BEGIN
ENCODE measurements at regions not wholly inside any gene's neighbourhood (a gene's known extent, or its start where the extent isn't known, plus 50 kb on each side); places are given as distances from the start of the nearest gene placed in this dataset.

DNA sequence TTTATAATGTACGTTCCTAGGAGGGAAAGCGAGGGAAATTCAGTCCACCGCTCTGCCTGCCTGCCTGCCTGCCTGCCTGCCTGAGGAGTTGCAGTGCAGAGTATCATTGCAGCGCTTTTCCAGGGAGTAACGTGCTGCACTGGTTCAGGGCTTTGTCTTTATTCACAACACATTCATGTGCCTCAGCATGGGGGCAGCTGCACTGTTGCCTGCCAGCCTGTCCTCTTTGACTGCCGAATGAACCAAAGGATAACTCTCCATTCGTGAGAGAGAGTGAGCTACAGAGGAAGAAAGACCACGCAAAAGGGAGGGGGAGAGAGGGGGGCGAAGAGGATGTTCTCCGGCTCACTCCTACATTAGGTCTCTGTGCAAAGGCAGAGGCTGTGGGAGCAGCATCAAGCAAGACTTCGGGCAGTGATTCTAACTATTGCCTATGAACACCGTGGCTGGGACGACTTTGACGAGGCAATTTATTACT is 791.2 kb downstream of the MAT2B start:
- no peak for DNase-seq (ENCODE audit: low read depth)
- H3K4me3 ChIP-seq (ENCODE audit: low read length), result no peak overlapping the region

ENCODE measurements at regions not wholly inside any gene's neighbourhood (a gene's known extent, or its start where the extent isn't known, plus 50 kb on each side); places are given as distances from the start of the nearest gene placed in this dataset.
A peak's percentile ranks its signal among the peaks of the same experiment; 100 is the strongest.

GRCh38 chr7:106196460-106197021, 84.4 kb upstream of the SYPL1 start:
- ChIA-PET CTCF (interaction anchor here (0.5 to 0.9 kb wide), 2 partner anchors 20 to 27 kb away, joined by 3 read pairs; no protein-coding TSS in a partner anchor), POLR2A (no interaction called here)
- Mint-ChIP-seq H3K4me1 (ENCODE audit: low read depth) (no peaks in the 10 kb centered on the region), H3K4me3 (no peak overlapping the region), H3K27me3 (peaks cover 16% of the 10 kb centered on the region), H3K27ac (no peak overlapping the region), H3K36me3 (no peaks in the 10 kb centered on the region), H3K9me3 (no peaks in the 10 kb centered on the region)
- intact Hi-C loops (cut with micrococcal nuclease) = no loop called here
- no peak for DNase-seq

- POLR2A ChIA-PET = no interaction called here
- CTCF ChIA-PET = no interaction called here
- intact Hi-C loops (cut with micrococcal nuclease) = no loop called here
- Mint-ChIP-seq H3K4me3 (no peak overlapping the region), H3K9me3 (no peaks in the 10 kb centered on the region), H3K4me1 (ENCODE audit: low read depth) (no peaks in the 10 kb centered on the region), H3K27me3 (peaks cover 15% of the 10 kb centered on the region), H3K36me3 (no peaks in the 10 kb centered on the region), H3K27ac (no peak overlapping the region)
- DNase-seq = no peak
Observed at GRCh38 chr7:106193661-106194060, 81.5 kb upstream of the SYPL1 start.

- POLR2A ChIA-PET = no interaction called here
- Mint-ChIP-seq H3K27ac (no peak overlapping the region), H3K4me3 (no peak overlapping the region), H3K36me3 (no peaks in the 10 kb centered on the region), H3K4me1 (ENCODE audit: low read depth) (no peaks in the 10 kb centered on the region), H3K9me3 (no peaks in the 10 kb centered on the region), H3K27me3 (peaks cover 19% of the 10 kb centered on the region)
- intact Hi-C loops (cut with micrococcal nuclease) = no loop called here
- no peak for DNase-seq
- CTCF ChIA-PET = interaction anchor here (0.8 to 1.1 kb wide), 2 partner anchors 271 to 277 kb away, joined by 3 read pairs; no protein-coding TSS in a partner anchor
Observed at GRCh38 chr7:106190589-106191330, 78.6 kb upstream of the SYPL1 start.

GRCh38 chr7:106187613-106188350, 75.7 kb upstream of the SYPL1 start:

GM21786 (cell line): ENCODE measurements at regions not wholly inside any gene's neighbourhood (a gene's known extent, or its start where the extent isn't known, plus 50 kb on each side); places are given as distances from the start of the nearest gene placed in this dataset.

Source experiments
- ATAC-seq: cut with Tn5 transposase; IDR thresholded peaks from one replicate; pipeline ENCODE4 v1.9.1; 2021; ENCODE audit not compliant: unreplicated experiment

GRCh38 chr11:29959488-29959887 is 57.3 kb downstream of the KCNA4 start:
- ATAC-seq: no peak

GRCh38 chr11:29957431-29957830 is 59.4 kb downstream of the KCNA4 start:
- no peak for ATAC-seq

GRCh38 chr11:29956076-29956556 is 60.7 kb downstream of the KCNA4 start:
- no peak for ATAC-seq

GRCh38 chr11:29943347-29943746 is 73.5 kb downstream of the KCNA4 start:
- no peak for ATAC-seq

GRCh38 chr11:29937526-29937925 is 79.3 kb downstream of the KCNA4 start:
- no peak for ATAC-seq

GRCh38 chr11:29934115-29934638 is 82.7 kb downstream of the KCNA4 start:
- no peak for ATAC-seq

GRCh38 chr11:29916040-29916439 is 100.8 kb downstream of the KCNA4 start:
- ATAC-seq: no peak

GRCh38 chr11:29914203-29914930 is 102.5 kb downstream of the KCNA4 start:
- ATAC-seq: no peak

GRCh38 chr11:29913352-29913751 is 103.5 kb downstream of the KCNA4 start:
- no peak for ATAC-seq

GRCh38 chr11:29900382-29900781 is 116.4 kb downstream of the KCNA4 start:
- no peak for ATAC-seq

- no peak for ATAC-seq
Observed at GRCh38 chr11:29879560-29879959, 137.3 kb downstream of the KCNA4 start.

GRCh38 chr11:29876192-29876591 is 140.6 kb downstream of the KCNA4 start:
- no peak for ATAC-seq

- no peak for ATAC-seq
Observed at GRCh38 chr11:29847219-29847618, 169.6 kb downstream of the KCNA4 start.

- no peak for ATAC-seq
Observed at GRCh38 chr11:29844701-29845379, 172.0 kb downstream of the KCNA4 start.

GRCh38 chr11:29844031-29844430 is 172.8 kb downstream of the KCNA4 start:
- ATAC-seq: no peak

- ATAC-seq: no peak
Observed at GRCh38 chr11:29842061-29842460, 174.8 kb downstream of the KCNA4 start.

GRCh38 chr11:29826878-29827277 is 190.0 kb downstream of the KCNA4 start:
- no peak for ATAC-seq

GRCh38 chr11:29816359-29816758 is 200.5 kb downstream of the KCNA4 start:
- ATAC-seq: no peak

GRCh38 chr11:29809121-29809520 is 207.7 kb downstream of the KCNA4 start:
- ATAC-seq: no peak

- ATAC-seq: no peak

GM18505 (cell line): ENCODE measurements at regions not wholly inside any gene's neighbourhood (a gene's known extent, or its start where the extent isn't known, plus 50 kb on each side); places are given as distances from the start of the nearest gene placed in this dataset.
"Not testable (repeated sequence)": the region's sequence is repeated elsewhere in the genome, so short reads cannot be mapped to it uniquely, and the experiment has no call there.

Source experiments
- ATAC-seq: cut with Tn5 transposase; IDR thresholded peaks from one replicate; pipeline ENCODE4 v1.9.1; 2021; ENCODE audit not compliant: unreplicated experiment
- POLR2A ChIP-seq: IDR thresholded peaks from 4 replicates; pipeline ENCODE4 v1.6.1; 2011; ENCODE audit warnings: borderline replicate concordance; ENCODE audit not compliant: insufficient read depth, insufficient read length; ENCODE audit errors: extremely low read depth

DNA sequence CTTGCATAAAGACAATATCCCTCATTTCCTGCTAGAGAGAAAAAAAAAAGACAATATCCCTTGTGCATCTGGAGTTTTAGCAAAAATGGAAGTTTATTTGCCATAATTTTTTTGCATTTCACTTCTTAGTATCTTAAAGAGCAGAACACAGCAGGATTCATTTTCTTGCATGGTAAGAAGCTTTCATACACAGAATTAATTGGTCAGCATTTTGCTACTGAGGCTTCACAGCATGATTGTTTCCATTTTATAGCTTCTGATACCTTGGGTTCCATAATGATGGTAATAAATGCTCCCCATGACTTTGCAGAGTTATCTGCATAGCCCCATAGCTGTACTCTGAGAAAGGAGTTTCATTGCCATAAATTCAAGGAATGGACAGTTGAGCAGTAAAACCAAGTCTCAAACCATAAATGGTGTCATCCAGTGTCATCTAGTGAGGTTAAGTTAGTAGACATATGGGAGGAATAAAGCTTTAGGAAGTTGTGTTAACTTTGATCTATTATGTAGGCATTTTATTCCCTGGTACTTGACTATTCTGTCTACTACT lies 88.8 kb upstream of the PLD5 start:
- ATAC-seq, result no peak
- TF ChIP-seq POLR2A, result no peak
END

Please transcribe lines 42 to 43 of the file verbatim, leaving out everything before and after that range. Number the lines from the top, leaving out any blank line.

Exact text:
GRCh38 chr11:29914203-29914930 is 102.5 kb downstream of the KCNA4 start:
- ATAC-seq: no peak